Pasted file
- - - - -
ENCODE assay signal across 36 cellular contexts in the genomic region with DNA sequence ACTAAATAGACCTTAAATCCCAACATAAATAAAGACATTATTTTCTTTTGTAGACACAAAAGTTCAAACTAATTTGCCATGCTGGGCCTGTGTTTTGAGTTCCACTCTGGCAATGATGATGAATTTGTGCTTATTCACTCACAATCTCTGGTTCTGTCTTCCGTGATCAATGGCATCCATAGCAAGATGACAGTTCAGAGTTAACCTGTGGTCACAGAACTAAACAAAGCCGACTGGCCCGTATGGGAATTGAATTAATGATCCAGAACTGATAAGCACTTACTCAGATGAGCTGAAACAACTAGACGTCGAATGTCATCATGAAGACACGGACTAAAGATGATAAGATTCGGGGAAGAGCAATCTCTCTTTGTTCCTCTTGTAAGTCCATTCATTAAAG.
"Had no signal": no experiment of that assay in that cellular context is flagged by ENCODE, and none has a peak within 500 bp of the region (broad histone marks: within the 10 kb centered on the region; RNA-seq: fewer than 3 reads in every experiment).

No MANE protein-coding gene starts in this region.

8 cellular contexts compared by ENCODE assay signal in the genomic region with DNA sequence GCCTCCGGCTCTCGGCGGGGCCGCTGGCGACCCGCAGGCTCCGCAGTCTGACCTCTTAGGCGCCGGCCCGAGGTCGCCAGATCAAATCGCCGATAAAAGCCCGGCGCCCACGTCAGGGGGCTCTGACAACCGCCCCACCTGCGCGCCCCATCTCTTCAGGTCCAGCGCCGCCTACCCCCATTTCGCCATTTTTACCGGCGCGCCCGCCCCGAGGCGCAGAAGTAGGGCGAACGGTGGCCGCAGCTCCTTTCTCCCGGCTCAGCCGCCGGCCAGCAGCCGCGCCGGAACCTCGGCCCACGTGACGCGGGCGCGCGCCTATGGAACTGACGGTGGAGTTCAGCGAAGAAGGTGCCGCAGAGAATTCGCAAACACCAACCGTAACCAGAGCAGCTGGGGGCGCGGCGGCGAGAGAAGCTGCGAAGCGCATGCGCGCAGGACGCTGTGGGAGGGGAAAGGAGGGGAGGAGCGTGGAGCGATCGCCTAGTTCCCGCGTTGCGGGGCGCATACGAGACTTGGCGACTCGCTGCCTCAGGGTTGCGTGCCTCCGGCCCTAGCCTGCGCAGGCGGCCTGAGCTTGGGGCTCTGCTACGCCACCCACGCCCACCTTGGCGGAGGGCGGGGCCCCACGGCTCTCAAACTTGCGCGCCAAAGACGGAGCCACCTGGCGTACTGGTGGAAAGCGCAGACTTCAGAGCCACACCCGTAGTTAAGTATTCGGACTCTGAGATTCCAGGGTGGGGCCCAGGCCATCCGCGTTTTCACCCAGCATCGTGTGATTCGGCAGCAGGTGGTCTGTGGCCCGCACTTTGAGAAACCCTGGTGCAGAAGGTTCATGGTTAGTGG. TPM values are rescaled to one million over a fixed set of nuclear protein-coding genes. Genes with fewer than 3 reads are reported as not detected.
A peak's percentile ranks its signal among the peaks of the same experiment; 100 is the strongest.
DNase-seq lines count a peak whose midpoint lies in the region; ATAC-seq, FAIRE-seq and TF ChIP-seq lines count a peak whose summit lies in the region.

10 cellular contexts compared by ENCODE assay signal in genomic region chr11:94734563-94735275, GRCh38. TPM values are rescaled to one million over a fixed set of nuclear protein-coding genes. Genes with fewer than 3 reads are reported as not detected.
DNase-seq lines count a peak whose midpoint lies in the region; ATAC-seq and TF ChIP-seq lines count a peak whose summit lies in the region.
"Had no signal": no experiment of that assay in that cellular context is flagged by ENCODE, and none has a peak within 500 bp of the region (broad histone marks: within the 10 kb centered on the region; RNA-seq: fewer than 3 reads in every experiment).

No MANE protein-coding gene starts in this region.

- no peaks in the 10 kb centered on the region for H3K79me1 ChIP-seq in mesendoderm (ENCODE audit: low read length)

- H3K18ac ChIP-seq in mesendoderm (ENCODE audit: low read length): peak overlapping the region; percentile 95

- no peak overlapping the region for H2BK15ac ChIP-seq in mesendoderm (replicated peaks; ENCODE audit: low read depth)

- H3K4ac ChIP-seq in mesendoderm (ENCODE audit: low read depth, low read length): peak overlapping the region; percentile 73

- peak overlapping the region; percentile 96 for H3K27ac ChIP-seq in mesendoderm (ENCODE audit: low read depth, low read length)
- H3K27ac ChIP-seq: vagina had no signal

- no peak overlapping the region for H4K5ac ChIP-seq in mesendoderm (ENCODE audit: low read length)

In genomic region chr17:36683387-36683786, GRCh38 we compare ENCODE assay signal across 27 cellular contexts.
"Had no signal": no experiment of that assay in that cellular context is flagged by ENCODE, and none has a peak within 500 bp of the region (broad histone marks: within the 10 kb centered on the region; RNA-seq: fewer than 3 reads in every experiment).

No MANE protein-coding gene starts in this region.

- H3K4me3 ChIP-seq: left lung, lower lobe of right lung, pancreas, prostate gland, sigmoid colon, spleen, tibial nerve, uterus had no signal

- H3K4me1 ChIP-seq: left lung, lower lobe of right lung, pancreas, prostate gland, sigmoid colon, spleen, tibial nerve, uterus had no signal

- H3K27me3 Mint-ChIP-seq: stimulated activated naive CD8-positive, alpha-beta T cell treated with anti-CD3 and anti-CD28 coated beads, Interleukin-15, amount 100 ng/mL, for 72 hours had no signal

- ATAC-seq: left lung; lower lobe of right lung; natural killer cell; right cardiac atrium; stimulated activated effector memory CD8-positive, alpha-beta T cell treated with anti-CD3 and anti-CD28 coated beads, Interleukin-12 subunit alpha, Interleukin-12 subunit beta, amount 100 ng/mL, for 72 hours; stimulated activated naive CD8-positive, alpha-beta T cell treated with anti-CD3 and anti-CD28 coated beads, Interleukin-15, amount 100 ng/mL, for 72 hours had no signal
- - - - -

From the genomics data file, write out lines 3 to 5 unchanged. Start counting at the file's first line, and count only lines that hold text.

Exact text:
No MANE protein-coding gene starts in this region.

8 cellular contexts compared by ENCODE assay signal in the genomic region with DNA sequence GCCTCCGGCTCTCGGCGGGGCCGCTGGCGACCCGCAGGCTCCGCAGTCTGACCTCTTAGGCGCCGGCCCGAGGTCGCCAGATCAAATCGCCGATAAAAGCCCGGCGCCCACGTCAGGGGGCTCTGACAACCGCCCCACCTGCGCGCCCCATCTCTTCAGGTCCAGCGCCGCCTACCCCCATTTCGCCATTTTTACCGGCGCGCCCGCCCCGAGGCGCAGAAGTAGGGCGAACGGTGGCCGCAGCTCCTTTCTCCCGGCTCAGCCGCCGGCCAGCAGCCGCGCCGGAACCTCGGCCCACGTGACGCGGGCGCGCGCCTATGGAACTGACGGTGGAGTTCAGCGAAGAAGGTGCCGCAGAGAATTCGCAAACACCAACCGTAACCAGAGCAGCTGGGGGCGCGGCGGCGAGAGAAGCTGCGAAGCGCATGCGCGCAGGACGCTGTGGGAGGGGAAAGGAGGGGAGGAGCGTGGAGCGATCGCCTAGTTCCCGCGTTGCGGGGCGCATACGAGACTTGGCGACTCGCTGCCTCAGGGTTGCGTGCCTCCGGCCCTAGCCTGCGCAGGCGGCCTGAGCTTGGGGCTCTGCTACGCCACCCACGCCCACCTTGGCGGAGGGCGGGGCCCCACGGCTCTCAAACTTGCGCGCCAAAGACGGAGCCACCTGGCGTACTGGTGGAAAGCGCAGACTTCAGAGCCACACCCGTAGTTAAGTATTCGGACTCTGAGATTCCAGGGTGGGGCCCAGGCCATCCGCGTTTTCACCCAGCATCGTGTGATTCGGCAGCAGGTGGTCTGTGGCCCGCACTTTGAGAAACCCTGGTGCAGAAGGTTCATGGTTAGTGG. TPM values are rescaled to one million over a fixed set of nuclear protein-coding genes. Genes with fewer than 3 reads are reported as not detected.
A peak's percentile ranks its signal among the peaks of the same experiment; 100 is the strongest.